While Monero is a leading cryptocurrency when it comes to privacy, safe storage of private keys is where it lacks.
If you aren't a big fan of Ledger like me, your only option is storing the keys on a paper wallet.
The bad news is, the wallet support isn't finished yet nor it is easy to set up.
It's 28th of October and everybody is celebrating the 100th anniversary of Czechoslovakia. Meanwhile, I am finalizing the new firmware for Trezor, which will be released tomorrow. Independent organizational structures built on top of a truly decentralized economy are the future! pic.twitter.com/ocB3hZg1Cm— Pavol Rusnak 😷 #taproot (@pavolrusnak) October 28, 2018
However, I managed to "figure it out" (I had one of the Trezor devs help me) so let's get right to it.
This tutorial is written for MacOS and Ubuntu but it should work on any Debian based Linux and with some minor changes on most of major Linux distributions.
Also please note, that Trezor currently only works with
monero-wallet-cli. The GUI and Trezor.io web wallet support will follow later.
#1a Install dependencies on Linux
Update the system's repositories and packages:
sudo apt-get update && sudo apt-get upgrade -y
Install the required dependencies:
sudo apt-get install build-essential cmake pkg-config libboost-all-dev libssl-dev libzmq3-dev libunbound-dev libsodium-dev libunwind8-dev liblzma-dev libreadline6-dev libldns-dev libexpat1-dev doxygen graphviz libpgm-dev protobuf-compiler libprotobuf-dev
#1b Install dependencies on MacOS
Update brew and all existing packages:
brew update && brew upgrade
It may take a while.
Install the required dependencies.
brew install boost --c++11 cmake doxygen expat graphviz ldns miniupnpc openssl pkgconfig protobuf readline libpgm libsodium libunwind-headers
Currently, there seems to be an issue with ZMQ on brew so add a new repository and install ZMQ headers from there:
brew tap jmuncaster/homebrew-header-only
brew install jmuncaster/header-only/cppzmq
#2 Download and build Monero with Trezor support
Create a source folder if you haven't already and open it:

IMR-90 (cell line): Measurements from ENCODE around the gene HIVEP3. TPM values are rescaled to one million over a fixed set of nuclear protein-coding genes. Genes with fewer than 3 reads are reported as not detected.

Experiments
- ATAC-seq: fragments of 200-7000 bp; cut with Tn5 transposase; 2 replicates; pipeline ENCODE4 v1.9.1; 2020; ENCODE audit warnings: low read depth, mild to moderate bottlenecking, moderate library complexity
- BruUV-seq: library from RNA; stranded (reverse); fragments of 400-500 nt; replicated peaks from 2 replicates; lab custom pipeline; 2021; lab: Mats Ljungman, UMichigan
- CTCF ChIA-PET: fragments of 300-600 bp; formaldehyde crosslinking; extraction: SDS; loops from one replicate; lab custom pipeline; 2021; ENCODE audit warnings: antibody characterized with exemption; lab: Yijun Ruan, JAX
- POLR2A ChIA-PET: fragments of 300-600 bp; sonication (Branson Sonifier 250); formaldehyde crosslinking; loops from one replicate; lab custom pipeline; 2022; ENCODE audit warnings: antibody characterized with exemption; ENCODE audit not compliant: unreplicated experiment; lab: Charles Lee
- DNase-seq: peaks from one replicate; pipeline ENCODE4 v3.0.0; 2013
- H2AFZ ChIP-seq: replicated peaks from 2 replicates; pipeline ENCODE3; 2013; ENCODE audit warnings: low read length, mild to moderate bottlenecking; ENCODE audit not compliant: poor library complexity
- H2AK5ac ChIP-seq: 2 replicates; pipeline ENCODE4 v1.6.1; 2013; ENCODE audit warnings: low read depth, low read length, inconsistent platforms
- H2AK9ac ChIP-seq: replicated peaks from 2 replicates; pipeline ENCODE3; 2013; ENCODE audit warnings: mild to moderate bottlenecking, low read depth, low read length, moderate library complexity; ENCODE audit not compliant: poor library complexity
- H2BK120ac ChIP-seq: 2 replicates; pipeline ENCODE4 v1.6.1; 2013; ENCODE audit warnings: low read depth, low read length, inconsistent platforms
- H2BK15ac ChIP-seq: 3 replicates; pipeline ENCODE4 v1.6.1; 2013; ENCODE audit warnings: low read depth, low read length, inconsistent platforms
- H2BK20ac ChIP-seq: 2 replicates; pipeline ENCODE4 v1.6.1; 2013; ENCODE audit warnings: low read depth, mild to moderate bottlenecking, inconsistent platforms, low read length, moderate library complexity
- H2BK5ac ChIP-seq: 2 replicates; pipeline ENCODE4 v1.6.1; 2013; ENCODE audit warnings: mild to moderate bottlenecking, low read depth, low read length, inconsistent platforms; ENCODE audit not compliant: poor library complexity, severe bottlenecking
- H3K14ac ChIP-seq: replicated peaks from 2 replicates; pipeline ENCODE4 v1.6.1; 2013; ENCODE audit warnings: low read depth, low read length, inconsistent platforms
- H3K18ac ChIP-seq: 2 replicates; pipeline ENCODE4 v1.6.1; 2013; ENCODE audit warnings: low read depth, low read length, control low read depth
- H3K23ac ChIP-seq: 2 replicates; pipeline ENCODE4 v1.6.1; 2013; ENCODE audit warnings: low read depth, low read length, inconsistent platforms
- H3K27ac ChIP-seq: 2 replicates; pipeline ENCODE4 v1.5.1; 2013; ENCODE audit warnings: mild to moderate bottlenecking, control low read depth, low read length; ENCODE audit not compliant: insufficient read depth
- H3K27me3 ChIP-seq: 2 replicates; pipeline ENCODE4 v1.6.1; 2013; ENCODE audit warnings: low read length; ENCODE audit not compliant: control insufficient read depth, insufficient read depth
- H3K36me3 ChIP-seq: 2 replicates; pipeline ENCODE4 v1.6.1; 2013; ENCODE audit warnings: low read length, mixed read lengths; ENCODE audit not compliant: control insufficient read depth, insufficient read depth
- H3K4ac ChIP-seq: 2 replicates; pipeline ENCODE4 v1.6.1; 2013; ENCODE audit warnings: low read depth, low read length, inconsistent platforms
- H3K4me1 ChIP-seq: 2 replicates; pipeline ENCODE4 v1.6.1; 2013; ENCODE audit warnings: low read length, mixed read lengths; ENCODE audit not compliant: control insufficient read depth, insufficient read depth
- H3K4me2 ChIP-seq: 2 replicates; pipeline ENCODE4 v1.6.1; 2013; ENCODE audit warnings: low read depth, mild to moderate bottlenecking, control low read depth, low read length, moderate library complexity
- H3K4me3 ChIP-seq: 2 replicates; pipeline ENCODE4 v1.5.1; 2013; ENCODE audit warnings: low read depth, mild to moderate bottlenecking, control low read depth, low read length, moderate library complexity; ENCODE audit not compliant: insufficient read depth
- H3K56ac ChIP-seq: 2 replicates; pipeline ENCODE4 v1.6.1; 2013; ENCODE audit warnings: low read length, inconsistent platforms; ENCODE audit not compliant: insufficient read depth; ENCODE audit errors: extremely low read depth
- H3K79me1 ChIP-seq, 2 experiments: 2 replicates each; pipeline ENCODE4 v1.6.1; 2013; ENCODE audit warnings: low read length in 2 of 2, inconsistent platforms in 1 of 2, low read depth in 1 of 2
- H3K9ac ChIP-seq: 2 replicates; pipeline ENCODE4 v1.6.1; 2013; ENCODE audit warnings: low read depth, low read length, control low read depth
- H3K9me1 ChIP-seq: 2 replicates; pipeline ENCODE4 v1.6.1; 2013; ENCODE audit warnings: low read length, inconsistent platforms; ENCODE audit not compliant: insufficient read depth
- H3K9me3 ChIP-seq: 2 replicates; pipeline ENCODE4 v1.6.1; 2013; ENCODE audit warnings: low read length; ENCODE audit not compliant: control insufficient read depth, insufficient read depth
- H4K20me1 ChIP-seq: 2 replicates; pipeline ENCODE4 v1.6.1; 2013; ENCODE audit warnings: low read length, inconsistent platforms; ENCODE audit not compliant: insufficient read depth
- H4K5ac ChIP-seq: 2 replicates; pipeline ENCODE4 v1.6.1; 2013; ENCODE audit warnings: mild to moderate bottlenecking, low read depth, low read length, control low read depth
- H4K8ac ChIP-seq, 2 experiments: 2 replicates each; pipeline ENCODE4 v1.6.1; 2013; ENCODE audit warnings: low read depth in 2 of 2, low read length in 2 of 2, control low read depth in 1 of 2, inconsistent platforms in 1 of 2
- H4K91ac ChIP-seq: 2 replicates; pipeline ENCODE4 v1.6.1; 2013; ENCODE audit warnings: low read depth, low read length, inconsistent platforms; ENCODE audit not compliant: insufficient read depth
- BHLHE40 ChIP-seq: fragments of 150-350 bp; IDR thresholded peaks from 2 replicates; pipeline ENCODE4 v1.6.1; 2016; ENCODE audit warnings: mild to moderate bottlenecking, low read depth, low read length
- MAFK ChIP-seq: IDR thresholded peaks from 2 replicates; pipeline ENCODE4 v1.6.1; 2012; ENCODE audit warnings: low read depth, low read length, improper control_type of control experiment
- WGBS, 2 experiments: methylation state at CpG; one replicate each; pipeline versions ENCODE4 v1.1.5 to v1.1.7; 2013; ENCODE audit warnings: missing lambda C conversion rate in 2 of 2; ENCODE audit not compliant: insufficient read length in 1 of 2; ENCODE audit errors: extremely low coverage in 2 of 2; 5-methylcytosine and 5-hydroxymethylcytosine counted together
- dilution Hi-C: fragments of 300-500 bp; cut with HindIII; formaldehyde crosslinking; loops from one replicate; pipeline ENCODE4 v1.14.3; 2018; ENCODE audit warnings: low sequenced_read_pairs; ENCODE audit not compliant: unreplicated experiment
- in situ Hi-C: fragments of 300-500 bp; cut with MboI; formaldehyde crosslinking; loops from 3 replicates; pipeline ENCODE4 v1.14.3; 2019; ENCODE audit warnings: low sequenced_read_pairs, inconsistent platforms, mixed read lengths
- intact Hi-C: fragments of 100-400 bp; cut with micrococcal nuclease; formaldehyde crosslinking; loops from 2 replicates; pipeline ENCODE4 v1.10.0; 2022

Clone the official Monero repository:
git clone --recursive https://github.com/monero-project/monero.git
Compile the source code:
make -j4 release
You can mess with the
-j4 parameter if you have enough resources. The parameters tells the compiler how many CPU threads to use.
The process may take some time depending on your hardware. My latest MacBook Pro 15" was able to compile it under 2 minutes. It took my Intel NUC server twice the time.
When finished, locate the compiled binaries.
Copy the binaries to your path:
sudo cp * /usr/local/bin/
To setup and run monerod service (if you haven't already), please follow the instructions in sections 4 and 5.
If you connect your Monero wallet to a remote node you can skip the above step.
#3 Update Trezor Model T
Download and install the latest Trezor bridge (currently 2.0.25).
When finished, restart your browser and open the Trezor web wallet.
Connect your Trezor Model T while sliding your finger up and down on the screen. This will trigger a firmware update.
Trezor firmware v2.0.9 does not correctly encrypt short payment ID in outgoing transactions! This firmware version should not be used for sending transactions with short payment IDs and integrated addresses (more than 95 characters). No funds are lost but a recipient of your payment will have problems pairing the payment (e.g., exchanges). Please update the firmware as soon as it becomes available.
Follow the on-screen instructions and when updated unplug and plug your device.
#4 Generate a wallet with Trezor
To start using Monero with Trezor, you'll have to generate a wallet with Trezor's private key first.
Create a new folder that will store Monero wallet files if it doesn't exist already:
mkdir -p ~/Monero/wallets
Generate the wallet with Trezor:
monero-wallet-cli --hw-device=Trezor --generate-from-device ~/Monero/wallets/monero_trezor --restore-height=1695424
You can customize the
--restore-height parameter based on the latest block from Monero Blocks explorer (only do that if the wallet hasn't received any moneroj before).
If you're connecting to a remote node add
--daemon-address remote.node.tld:port at the end of the previous command.
You will be prompted for a password that will encrypt the wallet file. Please note that this password has nothing to do with Trezor's passphrase yet!
After you create an encrypted wallet, Trezor will ask you to type in the device's passphrase.
Currently, only passphrase typed on the device itself is supported. You can either type an empty password or come up with one. If you go for the latter, make sure to remember it!
In the next step you will have to allow Trezor to provide monero-wallet-cli with a private view key.
#5 Open your wallet with Trezor
To open the wallet after it's been generated, just connect your Trezor Model T, unlock it, and type in the following command:
monero-wallet-cli --wallet ~/Monero/wallets/monero_trezor --log-file ~/Monero/wallets/monero-wallet-cli.log
Unlock the wallet file with the first password and then type your device's passphrase on Trezor.
The wallet will check for new transactions and you're good to go.
Big thanks goes to Dušan Klinec (ph4r05) who is one of the developers that worked on the Monero implementation. He is also the one that helped me figuring out how to set up the wallet.
Also thanks to everyone from SatoshiLabs that has made this possible!
If you like what I do, I'd appreciate if you purchased Trezor (when you decide to get one) through the buttons above. I will receive a small commission which will help me maintain this website. Thank you!
Also, let us know what you think in the comments section below.